We had a great time at the Ethiopian Restaurant Ras Dashen. The food was wonderful! We could smell the strong scents of berbere and shiro in the air as we were seated. (We were even able to go to the little Ethiopian market next door and purchase these unique spices for H and I to have our own Doro Wat "Throw Down"!) As soon as we walked in, H's eyes twinkled as she heard the first notes of Teddy Afro and called out, "Mom! I know this one!" And the people...my husband came home from Addis raving about the grace and beauty of the Ethiopian people and their sheer hospitality. Apparently, coming to America these things are not lost in the translation. Everyone was kind and cordial. The waitress tried cajoling Baby T, who is a bit of a momma's boy, I admit (selfish grin!), but he wanted no part of it. H, however, ordered for the whole table and before we left had made friends with the people at the table next to us and was making plans to go back again. We were even invited into the back of the restaurant (to a large, party sort of room) to meet the children of the waitress and the owner's husband. (The owner herself was already out front with our ever-increasing group and trying, without success, to make friends with Baby T.)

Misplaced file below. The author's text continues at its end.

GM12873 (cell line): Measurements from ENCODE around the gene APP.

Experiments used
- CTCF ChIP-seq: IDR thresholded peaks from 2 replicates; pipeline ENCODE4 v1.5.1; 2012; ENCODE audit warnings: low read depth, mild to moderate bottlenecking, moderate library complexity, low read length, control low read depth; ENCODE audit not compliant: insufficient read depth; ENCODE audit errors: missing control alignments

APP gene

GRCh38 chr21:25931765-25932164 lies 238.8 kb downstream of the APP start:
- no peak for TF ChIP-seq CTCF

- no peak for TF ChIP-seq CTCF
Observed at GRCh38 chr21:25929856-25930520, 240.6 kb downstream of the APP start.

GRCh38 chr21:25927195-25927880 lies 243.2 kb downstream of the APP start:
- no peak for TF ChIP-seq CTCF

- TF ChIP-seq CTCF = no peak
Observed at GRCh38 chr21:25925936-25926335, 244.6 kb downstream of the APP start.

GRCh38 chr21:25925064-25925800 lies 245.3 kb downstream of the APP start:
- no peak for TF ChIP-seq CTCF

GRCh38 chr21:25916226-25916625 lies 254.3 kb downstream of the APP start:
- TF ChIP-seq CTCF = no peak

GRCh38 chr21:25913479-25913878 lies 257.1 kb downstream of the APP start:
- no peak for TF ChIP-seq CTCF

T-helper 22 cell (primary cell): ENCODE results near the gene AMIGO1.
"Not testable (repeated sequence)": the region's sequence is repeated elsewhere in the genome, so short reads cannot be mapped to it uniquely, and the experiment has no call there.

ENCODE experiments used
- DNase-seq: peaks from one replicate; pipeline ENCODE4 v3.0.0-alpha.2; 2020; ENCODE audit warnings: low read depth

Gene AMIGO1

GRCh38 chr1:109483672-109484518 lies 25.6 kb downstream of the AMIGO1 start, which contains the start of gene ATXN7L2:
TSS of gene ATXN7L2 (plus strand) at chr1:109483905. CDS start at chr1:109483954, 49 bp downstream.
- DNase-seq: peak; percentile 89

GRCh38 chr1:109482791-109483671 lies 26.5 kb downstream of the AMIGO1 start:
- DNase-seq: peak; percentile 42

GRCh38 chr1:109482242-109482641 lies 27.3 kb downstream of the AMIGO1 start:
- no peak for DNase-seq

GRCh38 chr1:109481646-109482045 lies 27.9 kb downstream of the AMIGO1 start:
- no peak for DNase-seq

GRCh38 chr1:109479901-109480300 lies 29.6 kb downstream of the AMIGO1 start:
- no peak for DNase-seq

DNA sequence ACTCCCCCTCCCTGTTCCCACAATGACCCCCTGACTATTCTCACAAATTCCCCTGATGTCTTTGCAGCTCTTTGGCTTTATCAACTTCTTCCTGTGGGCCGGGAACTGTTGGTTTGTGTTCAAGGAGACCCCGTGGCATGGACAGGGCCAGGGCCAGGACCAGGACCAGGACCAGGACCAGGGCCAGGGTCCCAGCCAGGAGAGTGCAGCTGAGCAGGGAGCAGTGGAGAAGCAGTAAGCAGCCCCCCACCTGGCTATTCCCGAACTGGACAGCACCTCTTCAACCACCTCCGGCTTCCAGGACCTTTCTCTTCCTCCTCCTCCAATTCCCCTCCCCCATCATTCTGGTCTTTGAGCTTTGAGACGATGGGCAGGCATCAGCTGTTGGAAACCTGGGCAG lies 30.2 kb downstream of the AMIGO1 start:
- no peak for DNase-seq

We were also given information about the Midwest Ethiopian Adoption Reunion held this past summer in Wisconsin. This event was sponsored by the Ethio-America Community Service Agency (EACSA) who develops and support opportunities for cultural and educational exchanges between the population of the USA and Ethiopia. We left with their flier as well as the name of three local contact people, who have also adopted from Ethiopia and are involved in the planning of this event.